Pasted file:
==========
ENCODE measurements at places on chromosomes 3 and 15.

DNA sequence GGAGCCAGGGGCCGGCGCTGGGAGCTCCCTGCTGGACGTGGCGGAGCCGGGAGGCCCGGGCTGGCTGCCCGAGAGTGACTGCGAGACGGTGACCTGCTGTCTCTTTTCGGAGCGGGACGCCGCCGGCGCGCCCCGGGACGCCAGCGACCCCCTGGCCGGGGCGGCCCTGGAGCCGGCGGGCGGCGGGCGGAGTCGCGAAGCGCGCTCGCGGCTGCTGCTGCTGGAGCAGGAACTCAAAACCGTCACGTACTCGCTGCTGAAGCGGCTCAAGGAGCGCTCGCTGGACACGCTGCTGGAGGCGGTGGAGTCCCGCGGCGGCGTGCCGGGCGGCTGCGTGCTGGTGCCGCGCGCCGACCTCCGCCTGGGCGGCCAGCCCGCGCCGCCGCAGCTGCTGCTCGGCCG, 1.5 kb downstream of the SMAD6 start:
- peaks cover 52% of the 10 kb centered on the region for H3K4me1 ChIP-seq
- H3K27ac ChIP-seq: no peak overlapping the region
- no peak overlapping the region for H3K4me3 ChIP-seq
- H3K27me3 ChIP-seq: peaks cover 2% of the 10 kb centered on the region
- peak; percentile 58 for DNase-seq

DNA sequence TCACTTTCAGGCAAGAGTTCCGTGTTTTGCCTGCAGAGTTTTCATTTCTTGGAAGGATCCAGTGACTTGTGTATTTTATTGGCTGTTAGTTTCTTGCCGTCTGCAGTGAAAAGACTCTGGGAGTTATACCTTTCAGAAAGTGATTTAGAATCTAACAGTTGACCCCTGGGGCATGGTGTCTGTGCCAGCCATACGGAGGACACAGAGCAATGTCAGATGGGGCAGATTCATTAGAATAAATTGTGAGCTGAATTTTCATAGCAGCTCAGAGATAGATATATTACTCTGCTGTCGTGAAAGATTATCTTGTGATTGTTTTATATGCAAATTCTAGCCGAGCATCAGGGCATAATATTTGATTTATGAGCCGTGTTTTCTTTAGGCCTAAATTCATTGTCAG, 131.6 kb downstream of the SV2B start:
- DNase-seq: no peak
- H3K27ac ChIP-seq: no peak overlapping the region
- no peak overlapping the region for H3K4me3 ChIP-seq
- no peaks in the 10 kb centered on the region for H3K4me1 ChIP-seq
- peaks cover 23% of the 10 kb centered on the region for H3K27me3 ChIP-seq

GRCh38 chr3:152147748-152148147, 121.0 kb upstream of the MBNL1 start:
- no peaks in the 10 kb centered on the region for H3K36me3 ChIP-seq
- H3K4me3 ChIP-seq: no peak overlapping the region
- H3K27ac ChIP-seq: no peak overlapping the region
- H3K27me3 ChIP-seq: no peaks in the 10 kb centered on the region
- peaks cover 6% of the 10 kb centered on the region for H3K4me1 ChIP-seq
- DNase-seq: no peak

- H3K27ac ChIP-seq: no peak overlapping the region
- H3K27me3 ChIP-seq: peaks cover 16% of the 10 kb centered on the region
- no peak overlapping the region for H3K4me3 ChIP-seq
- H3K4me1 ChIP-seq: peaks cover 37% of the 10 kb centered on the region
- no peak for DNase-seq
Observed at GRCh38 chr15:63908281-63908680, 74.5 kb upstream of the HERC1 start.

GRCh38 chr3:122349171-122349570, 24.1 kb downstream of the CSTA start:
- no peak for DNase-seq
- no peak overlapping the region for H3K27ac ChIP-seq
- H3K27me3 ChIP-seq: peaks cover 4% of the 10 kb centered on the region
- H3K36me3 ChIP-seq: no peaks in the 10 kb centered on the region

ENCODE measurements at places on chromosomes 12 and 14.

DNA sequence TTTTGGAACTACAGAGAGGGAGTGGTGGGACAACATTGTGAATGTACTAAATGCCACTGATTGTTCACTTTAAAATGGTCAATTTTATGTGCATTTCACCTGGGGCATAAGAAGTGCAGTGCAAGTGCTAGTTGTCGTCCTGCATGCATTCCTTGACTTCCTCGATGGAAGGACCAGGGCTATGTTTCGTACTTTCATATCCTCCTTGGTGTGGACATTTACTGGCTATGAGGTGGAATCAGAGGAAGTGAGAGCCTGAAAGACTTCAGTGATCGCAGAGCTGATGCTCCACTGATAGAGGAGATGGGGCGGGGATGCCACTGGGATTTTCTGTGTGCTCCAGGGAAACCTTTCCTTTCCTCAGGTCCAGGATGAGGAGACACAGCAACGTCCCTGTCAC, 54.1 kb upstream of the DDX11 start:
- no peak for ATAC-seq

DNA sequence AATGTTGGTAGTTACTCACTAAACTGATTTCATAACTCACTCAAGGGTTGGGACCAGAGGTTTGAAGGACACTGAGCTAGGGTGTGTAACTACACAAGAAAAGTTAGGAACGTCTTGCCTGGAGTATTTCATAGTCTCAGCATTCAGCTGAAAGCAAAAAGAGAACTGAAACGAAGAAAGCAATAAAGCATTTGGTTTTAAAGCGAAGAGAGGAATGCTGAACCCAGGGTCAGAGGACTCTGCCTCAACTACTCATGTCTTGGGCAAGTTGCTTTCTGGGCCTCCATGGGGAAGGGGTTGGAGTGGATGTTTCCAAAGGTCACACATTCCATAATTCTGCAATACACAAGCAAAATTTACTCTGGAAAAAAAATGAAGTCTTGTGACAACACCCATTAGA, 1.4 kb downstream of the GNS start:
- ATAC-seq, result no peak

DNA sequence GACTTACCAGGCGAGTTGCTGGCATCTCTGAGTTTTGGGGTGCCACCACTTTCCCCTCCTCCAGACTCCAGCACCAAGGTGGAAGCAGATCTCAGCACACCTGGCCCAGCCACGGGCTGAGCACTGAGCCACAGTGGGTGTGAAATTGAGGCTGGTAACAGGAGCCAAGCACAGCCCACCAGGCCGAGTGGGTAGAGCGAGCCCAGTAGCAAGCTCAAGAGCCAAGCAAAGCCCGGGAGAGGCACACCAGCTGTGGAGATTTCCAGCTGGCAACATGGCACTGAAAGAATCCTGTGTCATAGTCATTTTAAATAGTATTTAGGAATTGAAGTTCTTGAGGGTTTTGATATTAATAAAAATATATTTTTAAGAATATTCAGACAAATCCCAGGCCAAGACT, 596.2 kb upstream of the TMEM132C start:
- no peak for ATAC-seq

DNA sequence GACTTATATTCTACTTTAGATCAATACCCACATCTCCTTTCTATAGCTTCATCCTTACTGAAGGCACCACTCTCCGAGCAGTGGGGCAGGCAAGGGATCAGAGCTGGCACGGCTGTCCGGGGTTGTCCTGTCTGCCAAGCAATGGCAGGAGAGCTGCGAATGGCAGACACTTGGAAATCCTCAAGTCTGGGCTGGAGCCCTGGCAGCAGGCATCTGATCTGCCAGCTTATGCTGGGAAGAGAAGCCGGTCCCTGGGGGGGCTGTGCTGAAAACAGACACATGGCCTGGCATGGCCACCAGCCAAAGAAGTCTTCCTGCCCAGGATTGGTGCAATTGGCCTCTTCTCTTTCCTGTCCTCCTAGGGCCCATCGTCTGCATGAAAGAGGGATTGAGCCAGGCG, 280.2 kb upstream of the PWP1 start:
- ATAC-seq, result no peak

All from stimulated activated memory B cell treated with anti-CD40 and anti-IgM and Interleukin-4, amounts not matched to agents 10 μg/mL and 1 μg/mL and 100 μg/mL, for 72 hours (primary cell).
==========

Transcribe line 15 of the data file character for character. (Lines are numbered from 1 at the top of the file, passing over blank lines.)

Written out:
- no peaks in the 10 kb centered on the region for H3K36me3 ChIP-seq